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Posts Tagged ‘Fisayo Akinade’

It’s hard to write about something you find more than a bit baffling, but I’ll try. Mind you, it isn’t the first mind-blowing Alistair McDowell play. First, there was Pamona, which opened Paul Miller’s tenure as AD of the Orange Tree in 2014 with a bang, then X here at the Royal Court in 2016. This latest one is a cocktail of sci-fi, folk myth and mystery that spans 501,998 years!

It starts in the mid 18th Century when a wealthy spiritualist adopts / abducts a young girl from what appears to be an asylum to be some sort of assistant, but she has powers of her own and she takes us back to the 15th Century where we encounter a mute knight at the court of King Henry VI, then forward to the second world war, 1979 and twice into the 1990’s. The journey back to 500,000 BC and forward to the future connect us to the fate of the planet, a familiar subject for McDowell.

Along the way, we experience horror, violence, intrigue and more surprisingly humour and you are rarely distracted, possibly because you’re trying to keep up. The performances are excellent, with Ria Zmitrowicz as our mysterious guide and Tadhg Murphy as the silently charismatic knight (who at times seems to have walked onto the stage from the set of Monty Python’s Holy Grail!). Rakie Ayola and Fisayo Akinade are great in multiple roles.

The set at first seems like some hidden corner of the Barbican complex, but takes on a life of it’s own with its continuous changes of configuration, with projections and lights, accompanied by an atmospheric soundtrack. It’s hard to fault the craftsmanship at play in staging it, but the narrative is another matter – obtuse and baffling. Still, it’s an improvement on Pamona and X.

Despite my confusion, unlike other plays in recent years it does deserve its place on the main stage. I consider myself to be very open to creativity and invention, but maybe I’m becoming more conservative, because when it comes to plays I often yearn for story, plot and characters that I can understand or relate to, something you don’t get here. On this occasion, I find myself ending up admiring the experiment and wishing it had succeeded.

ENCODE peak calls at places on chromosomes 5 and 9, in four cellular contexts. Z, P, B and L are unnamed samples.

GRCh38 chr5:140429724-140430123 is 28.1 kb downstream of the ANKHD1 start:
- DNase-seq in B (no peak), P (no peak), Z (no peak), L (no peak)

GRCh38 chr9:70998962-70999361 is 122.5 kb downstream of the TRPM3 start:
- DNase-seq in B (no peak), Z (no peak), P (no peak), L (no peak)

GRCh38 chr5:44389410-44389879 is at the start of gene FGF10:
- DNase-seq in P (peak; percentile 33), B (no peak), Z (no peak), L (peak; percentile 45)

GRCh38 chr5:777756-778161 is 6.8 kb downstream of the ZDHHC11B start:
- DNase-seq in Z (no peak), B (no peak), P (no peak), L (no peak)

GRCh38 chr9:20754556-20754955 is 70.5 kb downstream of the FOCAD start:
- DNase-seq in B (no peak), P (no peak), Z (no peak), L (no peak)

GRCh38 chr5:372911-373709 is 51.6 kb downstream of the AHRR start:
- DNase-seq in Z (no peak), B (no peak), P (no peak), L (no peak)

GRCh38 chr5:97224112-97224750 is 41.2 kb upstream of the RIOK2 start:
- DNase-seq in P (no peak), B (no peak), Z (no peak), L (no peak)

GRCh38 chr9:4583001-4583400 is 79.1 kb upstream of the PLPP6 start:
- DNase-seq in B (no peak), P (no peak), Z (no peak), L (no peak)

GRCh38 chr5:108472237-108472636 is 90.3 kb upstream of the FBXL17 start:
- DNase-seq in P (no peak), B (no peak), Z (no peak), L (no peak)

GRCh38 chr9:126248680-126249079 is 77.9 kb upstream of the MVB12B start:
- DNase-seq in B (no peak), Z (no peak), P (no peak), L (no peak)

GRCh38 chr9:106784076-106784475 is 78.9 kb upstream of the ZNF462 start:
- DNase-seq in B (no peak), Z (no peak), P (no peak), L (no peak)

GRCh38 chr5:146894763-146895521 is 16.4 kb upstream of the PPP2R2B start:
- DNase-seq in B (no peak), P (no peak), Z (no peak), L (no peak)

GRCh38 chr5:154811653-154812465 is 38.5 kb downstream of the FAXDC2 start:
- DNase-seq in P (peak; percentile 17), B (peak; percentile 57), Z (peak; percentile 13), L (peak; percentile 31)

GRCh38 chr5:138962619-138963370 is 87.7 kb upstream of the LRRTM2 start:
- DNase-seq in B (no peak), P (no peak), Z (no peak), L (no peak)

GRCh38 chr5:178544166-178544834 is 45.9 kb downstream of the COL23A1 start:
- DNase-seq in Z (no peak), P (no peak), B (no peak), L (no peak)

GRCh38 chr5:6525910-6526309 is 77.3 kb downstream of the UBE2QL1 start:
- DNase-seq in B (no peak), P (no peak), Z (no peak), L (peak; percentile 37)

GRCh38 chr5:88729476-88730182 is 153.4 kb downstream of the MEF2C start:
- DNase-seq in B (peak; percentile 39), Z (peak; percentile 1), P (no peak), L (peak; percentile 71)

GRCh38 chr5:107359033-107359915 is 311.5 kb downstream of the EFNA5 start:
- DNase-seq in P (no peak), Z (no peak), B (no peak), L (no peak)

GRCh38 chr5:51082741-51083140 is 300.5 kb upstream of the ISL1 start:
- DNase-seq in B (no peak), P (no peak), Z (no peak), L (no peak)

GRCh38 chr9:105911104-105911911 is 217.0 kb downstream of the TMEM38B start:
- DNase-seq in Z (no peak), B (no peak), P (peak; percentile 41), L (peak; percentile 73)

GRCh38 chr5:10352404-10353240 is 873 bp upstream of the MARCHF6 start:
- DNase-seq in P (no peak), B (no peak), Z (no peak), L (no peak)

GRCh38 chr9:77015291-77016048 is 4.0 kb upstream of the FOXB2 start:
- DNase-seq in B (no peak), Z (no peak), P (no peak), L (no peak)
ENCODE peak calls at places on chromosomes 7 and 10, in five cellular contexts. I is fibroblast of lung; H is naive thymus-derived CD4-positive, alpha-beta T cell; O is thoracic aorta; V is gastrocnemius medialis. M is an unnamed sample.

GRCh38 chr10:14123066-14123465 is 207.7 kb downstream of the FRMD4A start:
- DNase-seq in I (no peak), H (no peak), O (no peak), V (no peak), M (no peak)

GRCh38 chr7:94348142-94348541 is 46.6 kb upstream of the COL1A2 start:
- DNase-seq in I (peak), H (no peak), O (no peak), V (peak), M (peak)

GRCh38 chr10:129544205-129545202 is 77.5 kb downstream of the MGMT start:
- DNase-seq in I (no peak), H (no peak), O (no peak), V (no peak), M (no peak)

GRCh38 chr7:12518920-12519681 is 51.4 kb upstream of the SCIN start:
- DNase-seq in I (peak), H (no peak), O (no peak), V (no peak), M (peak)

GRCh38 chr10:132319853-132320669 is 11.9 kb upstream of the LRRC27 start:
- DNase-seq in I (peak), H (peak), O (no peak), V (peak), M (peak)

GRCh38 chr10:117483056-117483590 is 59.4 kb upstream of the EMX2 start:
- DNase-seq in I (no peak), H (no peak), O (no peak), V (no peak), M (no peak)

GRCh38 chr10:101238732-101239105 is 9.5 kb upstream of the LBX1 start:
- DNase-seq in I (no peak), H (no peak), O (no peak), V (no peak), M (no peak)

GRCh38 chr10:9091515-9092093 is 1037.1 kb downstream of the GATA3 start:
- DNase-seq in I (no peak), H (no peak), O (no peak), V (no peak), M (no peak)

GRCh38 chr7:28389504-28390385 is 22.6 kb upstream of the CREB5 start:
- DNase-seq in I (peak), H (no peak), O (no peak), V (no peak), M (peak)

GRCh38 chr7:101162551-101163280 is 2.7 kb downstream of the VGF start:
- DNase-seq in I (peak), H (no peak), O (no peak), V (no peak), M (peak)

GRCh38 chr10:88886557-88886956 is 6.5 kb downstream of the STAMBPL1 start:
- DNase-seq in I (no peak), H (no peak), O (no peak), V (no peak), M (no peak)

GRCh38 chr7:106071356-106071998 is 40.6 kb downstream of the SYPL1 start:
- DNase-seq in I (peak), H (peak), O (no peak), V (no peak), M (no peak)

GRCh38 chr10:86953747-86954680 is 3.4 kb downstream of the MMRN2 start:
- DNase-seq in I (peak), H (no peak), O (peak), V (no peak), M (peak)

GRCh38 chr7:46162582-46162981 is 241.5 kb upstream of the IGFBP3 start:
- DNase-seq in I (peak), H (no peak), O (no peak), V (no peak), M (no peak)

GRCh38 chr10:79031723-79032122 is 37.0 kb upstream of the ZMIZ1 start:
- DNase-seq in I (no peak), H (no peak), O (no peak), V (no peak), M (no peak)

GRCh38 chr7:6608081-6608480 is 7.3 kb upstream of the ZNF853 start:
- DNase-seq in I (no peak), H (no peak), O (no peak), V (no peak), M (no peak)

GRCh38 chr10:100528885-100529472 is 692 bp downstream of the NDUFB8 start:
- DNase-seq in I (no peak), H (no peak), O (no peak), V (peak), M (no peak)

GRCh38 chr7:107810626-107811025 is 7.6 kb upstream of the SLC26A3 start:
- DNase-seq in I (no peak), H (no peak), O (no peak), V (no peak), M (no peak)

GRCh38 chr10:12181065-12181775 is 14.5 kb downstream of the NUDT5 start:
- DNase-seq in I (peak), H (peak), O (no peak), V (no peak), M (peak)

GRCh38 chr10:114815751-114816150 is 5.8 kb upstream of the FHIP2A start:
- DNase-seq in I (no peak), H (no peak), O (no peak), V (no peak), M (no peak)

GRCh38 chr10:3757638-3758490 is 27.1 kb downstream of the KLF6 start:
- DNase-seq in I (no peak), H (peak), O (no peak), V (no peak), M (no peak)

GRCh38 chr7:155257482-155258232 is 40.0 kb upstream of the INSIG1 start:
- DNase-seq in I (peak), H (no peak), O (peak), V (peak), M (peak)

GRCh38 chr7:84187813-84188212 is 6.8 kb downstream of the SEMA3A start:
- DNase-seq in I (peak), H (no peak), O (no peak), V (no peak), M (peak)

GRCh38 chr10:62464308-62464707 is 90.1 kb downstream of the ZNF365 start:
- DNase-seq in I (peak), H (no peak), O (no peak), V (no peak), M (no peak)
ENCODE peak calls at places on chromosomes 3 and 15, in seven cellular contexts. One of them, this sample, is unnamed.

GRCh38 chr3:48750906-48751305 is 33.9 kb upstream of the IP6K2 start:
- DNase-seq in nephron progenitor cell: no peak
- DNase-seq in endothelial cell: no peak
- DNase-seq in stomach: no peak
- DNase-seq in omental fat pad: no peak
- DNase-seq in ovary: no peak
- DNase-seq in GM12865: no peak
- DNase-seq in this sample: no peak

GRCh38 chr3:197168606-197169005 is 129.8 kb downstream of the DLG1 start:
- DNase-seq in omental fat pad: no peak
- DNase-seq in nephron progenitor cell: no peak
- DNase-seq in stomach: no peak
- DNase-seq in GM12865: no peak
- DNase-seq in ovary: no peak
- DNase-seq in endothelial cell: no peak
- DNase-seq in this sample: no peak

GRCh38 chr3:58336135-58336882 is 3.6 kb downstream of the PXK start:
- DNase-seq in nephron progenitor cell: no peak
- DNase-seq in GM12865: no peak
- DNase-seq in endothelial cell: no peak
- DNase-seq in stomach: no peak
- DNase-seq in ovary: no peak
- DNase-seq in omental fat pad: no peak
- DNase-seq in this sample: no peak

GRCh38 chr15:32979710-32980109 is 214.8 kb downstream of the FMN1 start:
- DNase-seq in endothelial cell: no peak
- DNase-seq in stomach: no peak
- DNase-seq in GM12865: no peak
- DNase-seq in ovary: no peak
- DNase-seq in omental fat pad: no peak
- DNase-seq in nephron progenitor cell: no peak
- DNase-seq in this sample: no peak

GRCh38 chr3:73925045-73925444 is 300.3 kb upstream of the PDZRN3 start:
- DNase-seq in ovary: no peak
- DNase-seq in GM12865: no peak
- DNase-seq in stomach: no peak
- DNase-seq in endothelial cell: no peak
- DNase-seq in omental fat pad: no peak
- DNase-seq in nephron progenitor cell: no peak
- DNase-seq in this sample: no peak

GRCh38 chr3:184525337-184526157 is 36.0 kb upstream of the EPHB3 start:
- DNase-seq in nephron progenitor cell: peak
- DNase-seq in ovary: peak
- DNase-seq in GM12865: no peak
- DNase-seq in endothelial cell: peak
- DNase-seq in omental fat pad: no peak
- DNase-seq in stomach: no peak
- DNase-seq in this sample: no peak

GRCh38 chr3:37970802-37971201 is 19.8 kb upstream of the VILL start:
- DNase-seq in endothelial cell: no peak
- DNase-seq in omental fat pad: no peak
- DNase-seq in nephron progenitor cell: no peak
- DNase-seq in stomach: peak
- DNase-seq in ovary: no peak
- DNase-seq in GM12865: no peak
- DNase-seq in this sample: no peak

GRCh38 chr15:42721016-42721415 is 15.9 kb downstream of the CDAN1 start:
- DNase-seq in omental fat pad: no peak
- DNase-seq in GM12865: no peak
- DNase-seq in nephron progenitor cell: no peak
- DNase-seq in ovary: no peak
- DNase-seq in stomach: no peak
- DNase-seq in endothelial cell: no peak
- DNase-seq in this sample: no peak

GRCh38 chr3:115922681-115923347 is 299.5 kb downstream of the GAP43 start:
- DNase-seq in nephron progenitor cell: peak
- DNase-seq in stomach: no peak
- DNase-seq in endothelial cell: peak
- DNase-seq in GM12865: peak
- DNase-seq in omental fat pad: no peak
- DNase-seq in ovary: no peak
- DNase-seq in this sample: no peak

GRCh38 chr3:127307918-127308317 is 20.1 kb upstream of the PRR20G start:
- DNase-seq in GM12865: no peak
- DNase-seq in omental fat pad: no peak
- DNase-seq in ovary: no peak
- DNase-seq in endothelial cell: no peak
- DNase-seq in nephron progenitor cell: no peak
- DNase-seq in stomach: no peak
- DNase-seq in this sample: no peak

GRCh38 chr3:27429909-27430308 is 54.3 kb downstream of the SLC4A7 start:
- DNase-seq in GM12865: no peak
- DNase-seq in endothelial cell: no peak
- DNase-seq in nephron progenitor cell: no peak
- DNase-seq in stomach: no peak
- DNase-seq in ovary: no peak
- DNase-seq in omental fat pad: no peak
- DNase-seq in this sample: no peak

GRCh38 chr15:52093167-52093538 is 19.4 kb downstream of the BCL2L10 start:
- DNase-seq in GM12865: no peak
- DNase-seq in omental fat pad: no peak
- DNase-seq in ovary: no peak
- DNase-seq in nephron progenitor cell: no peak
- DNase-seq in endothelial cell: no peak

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Anne Washburn is an original and interesting playwright, but after a third exposure to her work, this juror’s still out on whether she’s a good one.

Jools & Jim have invited five friends to their new remote country home. They’re not experienced in country living and they’re not particularly good hosts, so as the weather deteriorates and the power is cut off, their supplies run out. They don’t run out of conversation, though, as they reflect on life in Trump’s divided America and how they got there. These are the liberal Americans – a wealthy gay couple, New York lawyers Andrew & Yusuf, a struggling straight, somewhat alternative couple, Richard & Laurie, and singleton Allie. The conversation widens to all sorts of apparently related subjects including the Jonestown massacre, racism & colonialism and Lord of the Rings!

We’re occasionally visited by Mark, the adopted black son of white parents who appear to be the former inhabitants of the house, who tells us his story. We also get a meeting between Trump and George W Bush as president, and towards the end a surreal version of that infamous confrontation between Trump and FBI chief Corney. There’s an awful lot of ground covered but at almost 3.5 hours it didn’t sustain its length (there were a conspicuous number of empty seats after the interval). Often thought-provoking and fitfully gripping, it was too much of a ramble, wordy and undramatic, lacking coherence, a download of thoughts and ideas, trying to say so much that more became less.

It’s staged in the round, in a design by Miriam Buether which has a partly revolving stage and a platform against the back wall on which there are projections. There was one row of audience sitting in chairs close to the stage as if at a dinner table, who participated in the surreal scene. There are lovely performances from Justine Mitchell, Fisayo Akinade, Adam James, Elliott Cowan, Tara Fitzgerald, Khalid Abdalla, Raquel Cassidy and Risteard Cooper, but these and Rupert Goold’s production are a lot better than the material.